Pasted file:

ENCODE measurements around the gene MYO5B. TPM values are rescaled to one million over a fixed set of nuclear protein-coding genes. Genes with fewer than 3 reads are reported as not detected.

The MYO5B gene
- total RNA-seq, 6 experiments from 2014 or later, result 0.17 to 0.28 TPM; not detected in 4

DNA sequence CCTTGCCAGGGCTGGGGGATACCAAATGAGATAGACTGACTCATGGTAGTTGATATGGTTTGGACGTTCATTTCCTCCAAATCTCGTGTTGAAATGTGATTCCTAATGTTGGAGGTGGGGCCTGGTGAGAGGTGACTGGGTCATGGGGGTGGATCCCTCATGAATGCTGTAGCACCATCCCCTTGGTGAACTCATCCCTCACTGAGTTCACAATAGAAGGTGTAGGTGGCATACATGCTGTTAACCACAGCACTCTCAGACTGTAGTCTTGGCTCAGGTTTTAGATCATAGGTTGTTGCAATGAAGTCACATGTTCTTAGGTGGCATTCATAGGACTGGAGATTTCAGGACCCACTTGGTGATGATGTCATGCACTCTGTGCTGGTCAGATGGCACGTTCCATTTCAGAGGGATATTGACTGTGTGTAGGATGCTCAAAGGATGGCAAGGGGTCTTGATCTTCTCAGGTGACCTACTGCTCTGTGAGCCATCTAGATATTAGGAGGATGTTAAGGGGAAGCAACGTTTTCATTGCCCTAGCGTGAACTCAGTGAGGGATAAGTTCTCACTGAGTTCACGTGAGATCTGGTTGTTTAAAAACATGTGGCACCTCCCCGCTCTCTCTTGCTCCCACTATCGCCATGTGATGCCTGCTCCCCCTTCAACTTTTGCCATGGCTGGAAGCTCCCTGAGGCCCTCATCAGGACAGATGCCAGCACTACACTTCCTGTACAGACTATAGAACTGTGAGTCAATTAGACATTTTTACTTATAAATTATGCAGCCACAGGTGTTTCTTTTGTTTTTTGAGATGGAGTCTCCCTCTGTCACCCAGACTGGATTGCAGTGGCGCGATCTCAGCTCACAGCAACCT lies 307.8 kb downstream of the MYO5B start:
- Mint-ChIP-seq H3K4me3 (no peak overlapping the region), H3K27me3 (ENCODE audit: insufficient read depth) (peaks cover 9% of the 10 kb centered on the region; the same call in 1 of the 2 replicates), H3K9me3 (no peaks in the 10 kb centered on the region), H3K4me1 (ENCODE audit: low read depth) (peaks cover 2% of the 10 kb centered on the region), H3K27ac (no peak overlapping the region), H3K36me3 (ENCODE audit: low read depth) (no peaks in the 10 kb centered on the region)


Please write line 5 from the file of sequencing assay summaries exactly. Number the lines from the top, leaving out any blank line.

- Mint-ChIP-seq H3K4me3 (no peak overlapping the region), H3K27me3 (ENCODE audit: insufficient read depth) (peaks cover 9% of the 10 kb centered on the region; the same call in 1 of the 2 replicates), H3K9me3 (no peaks in the 10 kb centered on the region), H3K4me1 (ENCODE audit: low read depth) (peaks cover 2% of the 10 kb centered on the region), H3K27ac (no peak overlapping the region), H3K36me3 (ENCODE audit: low read depth) (no peaks in the 10 kb centered on the region)